The extraordinary relationship between man and God, as it is generally understood in traditional Judaic thought, is grounded in the biblical description of the creation of man. In that account, man is portrayed as a complex being endowed by his Maker with a multidimensional nature that differentiates him from all other living things. He is a being compounded of natural elements leavened with the divine “breath of life,” a spiritual infusion that makes him quite unique.
Physically and biologically, man is obviously a creature similar in many respects to the rest of the animal world; he is fully subject to the laws of the natural order of the universe, what Jeremiah referred to as the ordinances of heaven and earth (Jer. 33:25). These laws of nature are considered to reflect divine management (hanhagah) of the universe and to have been instituted by God for the routine governance of the natural world. To the extent that such natural laws are discernible and deemed comprehensible, they are generally thought to be fixed and unchangeable barring some extraordinary perturbation, perhaps the result of a deliberate supernatural intervention in the natural order. Moreover, natural laws are held to be morally neutral. Thus, the sage R. Zadok spoke of God as the provider “who gives to every one his wants and to everybody according to his needs. And not to good people alone, but also to wicked people and even to people who are worshipping avodah zarah (idolatry).” 1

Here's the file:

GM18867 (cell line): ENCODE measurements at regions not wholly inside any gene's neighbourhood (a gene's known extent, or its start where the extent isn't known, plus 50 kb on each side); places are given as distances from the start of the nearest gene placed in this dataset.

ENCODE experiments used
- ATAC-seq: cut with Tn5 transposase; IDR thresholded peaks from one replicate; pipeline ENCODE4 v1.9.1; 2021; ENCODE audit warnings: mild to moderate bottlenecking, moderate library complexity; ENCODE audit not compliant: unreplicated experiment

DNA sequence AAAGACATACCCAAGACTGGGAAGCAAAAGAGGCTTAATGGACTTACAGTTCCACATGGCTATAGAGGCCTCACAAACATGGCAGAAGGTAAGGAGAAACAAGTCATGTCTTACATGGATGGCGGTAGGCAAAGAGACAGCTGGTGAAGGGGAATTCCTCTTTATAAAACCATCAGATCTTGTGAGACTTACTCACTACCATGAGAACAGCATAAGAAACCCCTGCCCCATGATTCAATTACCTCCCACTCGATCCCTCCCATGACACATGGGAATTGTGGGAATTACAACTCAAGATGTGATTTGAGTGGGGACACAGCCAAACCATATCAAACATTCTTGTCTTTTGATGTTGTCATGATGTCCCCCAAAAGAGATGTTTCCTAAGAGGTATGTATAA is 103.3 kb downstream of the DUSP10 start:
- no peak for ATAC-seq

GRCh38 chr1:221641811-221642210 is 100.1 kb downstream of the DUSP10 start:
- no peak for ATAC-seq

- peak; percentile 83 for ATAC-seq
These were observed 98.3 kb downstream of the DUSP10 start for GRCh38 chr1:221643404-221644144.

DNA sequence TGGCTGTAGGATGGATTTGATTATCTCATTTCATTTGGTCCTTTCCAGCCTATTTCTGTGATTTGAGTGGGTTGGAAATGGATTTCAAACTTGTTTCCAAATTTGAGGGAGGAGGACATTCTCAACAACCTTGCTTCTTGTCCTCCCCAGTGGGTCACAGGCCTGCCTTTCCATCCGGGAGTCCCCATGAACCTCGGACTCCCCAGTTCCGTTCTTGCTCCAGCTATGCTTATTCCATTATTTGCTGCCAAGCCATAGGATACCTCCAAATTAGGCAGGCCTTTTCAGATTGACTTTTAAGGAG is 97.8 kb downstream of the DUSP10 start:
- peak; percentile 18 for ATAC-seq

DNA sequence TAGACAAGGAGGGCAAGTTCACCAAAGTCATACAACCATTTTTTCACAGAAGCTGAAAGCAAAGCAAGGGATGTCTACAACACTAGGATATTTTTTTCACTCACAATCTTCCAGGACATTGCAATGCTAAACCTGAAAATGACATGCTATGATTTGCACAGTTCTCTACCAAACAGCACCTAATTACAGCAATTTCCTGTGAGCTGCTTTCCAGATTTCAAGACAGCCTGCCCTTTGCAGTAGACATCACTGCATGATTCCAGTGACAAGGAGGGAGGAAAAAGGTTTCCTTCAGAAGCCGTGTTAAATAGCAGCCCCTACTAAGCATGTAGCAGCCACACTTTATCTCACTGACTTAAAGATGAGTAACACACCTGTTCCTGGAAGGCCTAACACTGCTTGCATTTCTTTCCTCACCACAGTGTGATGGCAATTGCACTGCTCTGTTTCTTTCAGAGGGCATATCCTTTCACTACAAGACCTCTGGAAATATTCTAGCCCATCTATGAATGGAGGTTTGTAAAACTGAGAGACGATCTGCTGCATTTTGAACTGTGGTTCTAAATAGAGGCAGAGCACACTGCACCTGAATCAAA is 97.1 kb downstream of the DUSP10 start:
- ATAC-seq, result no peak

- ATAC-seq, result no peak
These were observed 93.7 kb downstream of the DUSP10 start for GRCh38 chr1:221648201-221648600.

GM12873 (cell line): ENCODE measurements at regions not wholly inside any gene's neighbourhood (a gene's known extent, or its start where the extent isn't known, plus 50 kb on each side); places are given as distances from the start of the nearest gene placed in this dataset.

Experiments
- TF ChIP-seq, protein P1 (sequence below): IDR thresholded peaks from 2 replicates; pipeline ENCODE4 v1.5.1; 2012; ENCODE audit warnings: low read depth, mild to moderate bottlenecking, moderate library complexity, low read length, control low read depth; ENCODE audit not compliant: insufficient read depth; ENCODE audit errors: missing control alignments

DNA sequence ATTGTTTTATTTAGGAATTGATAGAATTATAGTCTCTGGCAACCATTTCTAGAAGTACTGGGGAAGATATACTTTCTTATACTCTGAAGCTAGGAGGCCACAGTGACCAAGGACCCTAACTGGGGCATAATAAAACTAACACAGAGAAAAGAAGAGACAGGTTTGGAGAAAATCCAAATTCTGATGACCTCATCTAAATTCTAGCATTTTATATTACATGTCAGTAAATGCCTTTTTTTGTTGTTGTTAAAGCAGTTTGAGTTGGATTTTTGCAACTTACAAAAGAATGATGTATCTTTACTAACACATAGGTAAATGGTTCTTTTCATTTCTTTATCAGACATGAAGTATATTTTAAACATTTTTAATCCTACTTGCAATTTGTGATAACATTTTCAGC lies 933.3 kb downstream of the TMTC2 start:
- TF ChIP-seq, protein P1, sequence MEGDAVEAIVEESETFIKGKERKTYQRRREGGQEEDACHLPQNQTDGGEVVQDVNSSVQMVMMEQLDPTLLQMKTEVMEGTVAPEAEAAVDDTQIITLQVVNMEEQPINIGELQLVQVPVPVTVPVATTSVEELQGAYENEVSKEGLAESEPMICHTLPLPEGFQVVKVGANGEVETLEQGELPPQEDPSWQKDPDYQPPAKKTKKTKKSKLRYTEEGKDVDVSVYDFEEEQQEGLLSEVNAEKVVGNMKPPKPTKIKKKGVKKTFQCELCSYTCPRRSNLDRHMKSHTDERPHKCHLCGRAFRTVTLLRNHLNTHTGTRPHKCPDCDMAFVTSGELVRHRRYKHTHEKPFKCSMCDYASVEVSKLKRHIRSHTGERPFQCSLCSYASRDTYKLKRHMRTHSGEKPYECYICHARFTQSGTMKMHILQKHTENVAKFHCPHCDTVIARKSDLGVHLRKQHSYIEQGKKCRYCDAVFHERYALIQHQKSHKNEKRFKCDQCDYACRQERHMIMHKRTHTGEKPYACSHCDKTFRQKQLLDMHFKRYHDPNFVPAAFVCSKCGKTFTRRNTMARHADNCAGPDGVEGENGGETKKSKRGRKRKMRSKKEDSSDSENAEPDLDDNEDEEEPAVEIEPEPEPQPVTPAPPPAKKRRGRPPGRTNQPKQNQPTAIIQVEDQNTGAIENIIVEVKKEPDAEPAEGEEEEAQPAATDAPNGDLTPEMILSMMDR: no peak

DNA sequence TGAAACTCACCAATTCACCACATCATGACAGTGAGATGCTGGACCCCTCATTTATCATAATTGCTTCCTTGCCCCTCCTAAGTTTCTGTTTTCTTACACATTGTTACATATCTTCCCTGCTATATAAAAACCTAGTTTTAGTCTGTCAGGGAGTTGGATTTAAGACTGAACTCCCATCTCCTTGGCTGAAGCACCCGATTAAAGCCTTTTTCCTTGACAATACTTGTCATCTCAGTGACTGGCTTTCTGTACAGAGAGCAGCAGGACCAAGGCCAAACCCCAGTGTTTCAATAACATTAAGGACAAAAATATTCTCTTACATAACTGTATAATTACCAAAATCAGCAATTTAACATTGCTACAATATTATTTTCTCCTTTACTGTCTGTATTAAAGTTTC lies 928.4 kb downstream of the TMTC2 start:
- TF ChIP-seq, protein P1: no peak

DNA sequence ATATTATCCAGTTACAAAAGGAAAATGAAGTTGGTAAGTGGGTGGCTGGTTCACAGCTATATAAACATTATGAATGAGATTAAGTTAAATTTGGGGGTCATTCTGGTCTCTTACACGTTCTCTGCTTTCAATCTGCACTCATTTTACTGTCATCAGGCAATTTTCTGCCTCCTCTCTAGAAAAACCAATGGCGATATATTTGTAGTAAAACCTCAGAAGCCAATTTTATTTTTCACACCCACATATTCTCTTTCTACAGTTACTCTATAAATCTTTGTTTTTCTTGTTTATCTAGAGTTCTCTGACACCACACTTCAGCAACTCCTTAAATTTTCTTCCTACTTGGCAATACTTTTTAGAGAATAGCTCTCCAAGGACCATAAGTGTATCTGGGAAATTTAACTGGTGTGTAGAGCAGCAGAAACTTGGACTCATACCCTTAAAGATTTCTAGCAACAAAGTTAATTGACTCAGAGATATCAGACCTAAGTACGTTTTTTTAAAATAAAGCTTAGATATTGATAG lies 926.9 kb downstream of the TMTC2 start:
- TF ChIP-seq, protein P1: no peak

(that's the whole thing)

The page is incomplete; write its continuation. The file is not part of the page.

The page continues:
In his spiritual dimension, however, man is believed to be capable of transcending the bounds of the world of nature. It is the endowment of man the animal with supra-natural spiritual characteristics that transforms him into man the human. The extent and character of his humanity is manifested in the